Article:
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In Focus: UK Living Wage increases by up to 9.8%. What does this mean for your organisation?

Our In Focus series of articles originally appeared in The Leadership Bulletin, a free weekly bulletin for leaders and managers. You can subscribe here.

The beginning of April is always an important time, and not just for those of us who run businesses. The past week in the UK ushered in Council Tax changes, National Insurance increases, and a surge in energy bills. The good news for UK workers on the Living Wage, the minimum payable wage in the UK, is the beginning of April also saw a significant pay rise.

The UK Living Wage was introduced by then Chancellor George Osborne in 2016 as a revamp of the Minimum Wage. In the first year it was introduced, a rise of 50p per hour from the previous minimum wage saw low-pay, full-time workers gain around £910 per year. Six years later, workers are seeing another thousand pound pay bump as the Living Wage goes up to £9.50 for workers 23 and over. Here are the new rates and the increases since last year:

The obvious thing for employers to worry about is the affordability of the pay increase. However, given that paying the Living Wage is mandatory, rather than a choice, that isn’t something I’ll focus on for now. Instead, I think this is a time for employers to ask themselves: what impact does the Living Wage have on our other staff?

Imagine an employee who in 2016, when the Living Wage was introduced, earned £9 per hour. Then, the gap between their pay and the Living Wage was £1.50 per hour, or several thousand pounds per year for a full-time employee. Let’s assume that the £9 per hour employee received a cost-of-living pay rise of 2% per year since then; today, their pay would be £10.13 per hour. What about a new colleague arriving today at an entry-level job on the Living Wage? They would receive £9.50 per hour. What was once a gap of £1.50 per hour between the experienced employee and a new worker would now be a gap of just 63p.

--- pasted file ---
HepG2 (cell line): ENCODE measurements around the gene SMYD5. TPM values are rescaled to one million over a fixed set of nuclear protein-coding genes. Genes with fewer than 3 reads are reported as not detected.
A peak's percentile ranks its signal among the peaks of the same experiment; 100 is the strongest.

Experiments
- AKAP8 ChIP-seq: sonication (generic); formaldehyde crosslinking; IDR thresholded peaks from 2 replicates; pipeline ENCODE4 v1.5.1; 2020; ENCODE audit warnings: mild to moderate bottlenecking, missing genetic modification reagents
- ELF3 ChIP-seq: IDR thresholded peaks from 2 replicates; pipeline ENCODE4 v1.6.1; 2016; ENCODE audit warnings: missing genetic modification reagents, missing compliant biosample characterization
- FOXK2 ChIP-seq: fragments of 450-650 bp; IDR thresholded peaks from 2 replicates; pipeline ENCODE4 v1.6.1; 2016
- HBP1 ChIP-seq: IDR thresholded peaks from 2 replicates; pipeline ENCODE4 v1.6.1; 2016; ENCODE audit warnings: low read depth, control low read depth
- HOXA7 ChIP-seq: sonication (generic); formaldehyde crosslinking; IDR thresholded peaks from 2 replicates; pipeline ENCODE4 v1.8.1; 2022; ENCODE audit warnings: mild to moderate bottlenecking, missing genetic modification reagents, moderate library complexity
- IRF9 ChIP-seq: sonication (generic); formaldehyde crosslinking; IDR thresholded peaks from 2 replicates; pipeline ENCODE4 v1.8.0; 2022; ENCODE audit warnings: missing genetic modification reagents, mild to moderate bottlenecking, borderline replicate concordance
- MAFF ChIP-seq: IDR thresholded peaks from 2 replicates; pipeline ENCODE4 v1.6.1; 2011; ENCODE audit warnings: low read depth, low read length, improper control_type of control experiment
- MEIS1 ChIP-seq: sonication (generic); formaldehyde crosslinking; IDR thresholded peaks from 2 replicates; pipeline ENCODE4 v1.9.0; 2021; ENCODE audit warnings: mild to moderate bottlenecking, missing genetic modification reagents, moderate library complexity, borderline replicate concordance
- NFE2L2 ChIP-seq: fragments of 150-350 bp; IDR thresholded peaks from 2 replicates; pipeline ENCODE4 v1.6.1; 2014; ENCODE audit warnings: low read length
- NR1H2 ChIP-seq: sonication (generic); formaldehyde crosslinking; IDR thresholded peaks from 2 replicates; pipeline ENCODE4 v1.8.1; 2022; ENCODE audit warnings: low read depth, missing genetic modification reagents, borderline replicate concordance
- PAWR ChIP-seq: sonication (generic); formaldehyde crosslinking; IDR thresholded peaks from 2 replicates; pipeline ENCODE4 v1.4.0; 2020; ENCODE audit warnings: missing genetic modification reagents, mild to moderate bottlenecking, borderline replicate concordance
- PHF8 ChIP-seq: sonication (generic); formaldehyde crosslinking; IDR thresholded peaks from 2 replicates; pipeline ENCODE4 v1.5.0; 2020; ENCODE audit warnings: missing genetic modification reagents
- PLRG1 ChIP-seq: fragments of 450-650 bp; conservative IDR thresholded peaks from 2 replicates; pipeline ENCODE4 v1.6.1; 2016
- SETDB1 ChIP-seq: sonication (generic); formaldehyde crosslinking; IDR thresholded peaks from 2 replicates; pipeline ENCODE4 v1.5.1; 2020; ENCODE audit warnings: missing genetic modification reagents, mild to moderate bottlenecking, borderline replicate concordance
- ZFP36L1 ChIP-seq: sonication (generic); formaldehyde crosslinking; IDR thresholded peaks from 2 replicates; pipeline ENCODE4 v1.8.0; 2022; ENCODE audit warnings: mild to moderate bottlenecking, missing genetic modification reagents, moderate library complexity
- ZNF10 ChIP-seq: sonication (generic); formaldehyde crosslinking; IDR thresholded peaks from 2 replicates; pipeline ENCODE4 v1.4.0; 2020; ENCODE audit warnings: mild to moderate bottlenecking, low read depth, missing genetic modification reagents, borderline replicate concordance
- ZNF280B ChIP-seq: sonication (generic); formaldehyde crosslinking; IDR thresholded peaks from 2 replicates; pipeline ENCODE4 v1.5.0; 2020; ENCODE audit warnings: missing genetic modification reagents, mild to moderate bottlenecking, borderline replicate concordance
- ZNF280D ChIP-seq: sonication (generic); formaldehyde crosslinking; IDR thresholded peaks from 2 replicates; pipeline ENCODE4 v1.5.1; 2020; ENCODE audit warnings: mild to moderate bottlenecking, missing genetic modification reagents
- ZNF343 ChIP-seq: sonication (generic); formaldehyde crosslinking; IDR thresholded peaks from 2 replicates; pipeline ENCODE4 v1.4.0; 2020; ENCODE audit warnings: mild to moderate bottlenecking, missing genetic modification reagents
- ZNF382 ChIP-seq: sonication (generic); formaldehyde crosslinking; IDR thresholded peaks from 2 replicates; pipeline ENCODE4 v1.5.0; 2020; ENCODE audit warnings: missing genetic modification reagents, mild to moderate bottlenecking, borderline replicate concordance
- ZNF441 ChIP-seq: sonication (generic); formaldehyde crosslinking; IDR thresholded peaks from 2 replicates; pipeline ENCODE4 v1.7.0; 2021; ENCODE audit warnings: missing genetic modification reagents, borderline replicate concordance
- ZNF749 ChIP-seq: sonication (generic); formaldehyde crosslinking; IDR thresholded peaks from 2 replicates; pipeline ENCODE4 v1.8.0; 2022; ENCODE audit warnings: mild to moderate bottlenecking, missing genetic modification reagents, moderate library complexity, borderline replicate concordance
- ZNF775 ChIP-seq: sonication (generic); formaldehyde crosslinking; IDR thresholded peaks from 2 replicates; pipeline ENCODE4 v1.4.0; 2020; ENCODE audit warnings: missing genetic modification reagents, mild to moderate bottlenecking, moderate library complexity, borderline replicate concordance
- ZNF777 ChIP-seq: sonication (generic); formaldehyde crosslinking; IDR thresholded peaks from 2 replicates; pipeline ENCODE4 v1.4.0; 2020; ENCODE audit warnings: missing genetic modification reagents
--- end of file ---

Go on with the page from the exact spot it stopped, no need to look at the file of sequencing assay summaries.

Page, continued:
I’m not seeking to make a point about the rate of increase in the Living Wage (which I support), or about the historic cost-of-living increases offered by employers. Nor am I seeking to argue that there should necessarily be significant pay gaps between different members of the team depending on their role or experience. Each situation, and each organisation, is different.

My point is simply this: several years of significant increases in the Living Wage is great for those who receive it, but for those who are paid just above the threshold, the gap between their salary and an entry-level job may have shrunk significantly. This could lead to frustration from longstanding staff. Indeed, in a few more years it is even possible that your longstanding team member in a relatively low paid job will have seen the Living Wage catch up with their salary and find that they are now at the bottom of the salary ladder. This is something employers should be thinking about now as part of their plans to fairly reward committed staff and retain essential skills in their workforce.